Legal principle of “Frustration of Contract”

According to the principle of “frustration of contract”, a party may ask for an adjustment to the contract if circumstances, which were the basis for the conclusion of the contract, have drastically changed after the conclusion of the contract, so that it cannot be reasonably expected that this party remains bound to the contract. It may already be doubted whether this principle applies besides the general possibility of a dismissal for variation of contract. The applicability is declined in the context of the Remuneration Regulations with the argument that the remuneration elements may only be altered to the extent permitted by law and that the regulation should not result in the amendment of the general conditions of civil and employment law.

Management Board Members

Due to their position as statutory company representatives, the aforementioned employment law protection does generally not apply to management board members, namely managing directors of a limited liability company (GmbH) and board members of a stock corporation (Aktiengesellschaft), so that an adjustment of their existing contracts should be easier. The Remuneration Regulations merely provide that the administrative / supervisory body is in charge of determining the remuneration of the management.

This cannot be interpreted as a basis for a unilateral modification of existing service agreements. It is argued though, that the adjustment of the management’s remuneration may be based on the general contractual principle of loyalty in connection with the new regulatory requirements stipulated in the Regulations. This argument should be transferable to the upcoming regulations about bonus caps. It should therefore be tried to achieve an amicable adjustment of the contracts of the managers on this basis. If this “negotiation solution” fails, a termination of the service agreement (the dismissal protection rules do not apply) or at least the phasing out of a fixed term agreement, which cannot be ordinarily terminated, could be considered, in connection with an offer of continuing the service agreement with terms and conditions that comply with the regulations. It remains to be seen whether the new regulations provide for more concrete instruments with respect to the adjustment of service agreements of managers.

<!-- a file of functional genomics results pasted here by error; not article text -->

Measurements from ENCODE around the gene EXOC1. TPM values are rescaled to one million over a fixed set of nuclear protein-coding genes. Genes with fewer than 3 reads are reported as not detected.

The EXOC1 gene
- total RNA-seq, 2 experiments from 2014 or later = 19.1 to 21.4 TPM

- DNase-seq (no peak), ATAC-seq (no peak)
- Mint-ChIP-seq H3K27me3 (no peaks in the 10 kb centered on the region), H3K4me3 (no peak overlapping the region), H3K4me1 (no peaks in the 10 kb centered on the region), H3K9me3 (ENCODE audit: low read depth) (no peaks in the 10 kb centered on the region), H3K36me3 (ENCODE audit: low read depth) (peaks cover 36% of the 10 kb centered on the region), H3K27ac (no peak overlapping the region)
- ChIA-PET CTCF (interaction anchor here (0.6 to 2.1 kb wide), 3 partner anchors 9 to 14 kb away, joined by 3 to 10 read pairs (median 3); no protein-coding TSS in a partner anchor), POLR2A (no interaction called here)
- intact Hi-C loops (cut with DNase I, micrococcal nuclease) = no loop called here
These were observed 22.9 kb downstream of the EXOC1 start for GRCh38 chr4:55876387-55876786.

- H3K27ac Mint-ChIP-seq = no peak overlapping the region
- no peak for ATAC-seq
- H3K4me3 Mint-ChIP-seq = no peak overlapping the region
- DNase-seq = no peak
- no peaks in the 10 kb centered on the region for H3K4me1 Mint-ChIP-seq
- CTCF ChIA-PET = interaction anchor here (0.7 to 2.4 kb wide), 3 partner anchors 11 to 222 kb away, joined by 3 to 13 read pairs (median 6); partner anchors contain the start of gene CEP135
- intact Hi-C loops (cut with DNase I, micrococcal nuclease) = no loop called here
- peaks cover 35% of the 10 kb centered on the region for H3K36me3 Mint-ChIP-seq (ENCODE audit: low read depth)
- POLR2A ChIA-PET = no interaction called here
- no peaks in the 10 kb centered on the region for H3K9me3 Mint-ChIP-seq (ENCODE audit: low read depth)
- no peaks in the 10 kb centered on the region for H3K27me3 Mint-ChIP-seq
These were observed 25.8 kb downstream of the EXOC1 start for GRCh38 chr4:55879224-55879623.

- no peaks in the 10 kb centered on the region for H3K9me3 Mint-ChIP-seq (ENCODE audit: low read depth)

The new regulations can, of course, only be analyzed in detail once the concrete wording has been disclosed. It may, however, be expected that the concerned companies will be confronted once again with the outlined legal issues when trying to implement the new rules. It is therefore strongly advisable to take the newly announced bonus caps in the banking sector into account already today for any upcoming negotiations about bonus agreements in order to avoid any subsequent implementation issues.